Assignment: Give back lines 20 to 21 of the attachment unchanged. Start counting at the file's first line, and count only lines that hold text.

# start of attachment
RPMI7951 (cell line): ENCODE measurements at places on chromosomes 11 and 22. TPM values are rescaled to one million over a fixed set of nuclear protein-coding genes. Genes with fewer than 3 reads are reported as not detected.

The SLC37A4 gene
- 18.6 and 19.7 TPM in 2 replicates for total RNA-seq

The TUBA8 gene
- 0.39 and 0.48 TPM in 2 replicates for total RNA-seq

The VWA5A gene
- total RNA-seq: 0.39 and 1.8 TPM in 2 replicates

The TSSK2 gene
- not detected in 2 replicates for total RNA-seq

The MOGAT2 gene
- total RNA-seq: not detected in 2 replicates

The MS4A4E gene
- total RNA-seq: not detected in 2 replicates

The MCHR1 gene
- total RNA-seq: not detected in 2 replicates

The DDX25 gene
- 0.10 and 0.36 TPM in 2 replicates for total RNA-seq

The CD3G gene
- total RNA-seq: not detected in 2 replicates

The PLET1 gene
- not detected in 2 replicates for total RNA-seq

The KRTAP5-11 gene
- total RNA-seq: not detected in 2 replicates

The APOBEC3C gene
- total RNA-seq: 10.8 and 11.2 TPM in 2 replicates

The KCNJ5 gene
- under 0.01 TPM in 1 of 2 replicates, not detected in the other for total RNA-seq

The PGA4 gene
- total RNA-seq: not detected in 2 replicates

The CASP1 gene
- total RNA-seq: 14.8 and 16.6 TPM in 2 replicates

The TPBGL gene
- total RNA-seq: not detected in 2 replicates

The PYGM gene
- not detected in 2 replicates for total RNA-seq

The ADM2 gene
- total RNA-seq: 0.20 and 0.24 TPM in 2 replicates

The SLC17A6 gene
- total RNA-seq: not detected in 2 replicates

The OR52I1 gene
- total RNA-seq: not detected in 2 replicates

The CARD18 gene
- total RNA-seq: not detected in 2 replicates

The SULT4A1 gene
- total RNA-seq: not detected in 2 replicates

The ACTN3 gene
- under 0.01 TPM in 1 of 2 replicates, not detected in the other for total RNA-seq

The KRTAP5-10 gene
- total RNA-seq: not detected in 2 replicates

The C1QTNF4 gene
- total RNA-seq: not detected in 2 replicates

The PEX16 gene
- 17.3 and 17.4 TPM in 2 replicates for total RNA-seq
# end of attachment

The PLET1 gene
- not detected in 2 replicates for total RNA-seq